Alistair Carmichael, associate partner at McKinsey & Company, said employers will benefit from better mental health among their staff. “The impacts of poor mental health outcomes are significant. … If we focus on the job and the organizational level, those impacts can be things like presenteeism, absenteeism, lost productivity, lost engagement, and attrition,” he said. .

Depression and anxiety disorders cost the global economy $1 trillion each year in lost productivity, according to the World Health Organization. And a WHO report in March showed that the global prevalence of anxiety and depression increased by 25% in the first year of the pandemic.

Chew said Intellect is trying to close the gap by proactively protecting mental well-being before symptoms worsen. When employees open the app, the system asks them how they are feeling right now. Mini “rescue sessions” are also offered for users going through a difficult time, while live therapy sessions are also available for those in need.

The app that Intellect has proactively developed asks users how they are feeling right now.  mini

The app offers many learning programs that help users overcome mental obstacles, such as self-esteem issues, depression, or procrastination. A diary feature guides users by writing down what they think, while a ‘mood timeline’ keeps track of their stress levels.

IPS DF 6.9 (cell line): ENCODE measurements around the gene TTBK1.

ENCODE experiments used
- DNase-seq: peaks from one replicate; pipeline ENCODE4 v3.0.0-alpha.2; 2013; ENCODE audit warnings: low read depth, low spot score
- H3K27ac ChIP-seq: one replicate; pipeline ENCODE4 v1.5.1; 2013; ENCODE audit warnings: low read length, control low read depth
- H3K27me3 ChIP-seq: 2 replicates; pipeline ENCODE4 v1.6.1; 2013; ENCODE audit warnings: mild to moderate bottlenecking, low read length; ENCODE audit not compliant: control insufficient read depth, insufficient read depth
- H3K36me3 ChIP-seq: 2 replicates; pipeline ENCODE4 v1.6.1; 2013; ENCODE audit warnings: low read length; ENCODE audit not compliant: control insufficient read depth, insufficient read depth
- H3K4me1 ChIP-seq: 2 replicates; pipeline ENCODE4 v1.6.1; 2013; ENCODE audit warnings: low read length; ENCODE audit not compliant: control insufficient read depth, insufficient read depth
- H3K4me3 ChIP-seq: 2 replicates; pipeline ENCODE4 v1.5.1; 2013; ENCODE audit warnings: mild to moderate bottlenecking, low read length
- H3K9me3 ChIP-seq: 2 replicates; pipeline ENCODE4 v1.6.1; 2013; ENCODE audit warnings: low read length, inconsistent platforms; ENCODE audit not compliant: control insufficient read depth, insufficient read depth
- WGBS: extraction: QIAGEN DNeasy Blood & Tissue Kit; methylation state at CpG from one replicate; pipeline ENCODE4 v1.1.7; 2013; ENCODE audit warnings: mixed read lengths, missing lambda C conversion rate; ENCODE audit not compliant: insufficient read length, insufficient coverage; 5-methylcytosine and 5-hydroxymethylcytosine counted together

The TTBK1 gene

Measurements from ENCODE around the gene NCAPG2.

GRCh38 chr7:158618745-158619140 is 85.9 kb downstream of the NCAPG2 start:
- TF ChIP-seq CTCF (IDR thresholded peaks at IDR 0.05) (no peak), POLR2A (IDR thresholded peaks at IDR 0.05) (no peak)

Since the app’s launch, Intellect has served a number of high-profile enterprise customers such as Dell, Foodpanda and Singaporean communications conglomerate Singtel, Chew said, helping Intellect grow from a team from two to 80.

Kim, whose startup has built a prototype, said employers could also benefit from identifying trends and general concerns in their workforce.

“With employee consent, we share aggregate levels of data. And it gives employers a bird’s eye view of what their employees are really up against, what they need to dig deeper into,” he said.

“But we never identify who said that, because we don’t want employees to feel like this isn’t a safe space where they can freely address their concerns.”

Karen Lau, a Hong Kong-based clinical psychologist with the Mind HK mental health initiative, said mental health in Asia comes with unique challenges.

“In Asian contexts, many cultures tend to uphold values ​​such as honor, pride, and a concept of face,” she said. “Mental illness is generally seen and judged as a sign of weakness and a source of shame for the family.”

“I think when it comes to mental health, just like your physical health, every problem is easier to prevent than to solve,” Kim said. “If people come out and admit and celebrate that they’re getting coaching or services to invest in their mental health, that’s going to normalize the practice.”

Chew said one of his goals was to break social stigma and build a new mental health system for the Asia-Pacific region.

“Mental health has long been stigmatized across Asia, where we traditionally view it as a clinical issue, a crisis,” he said. “We consider mental health to be just as important as physical health. You and I deal with things like stress, burnout, sleep issues, and relationship difficulties. This is where many of us should start working on our mental well-being.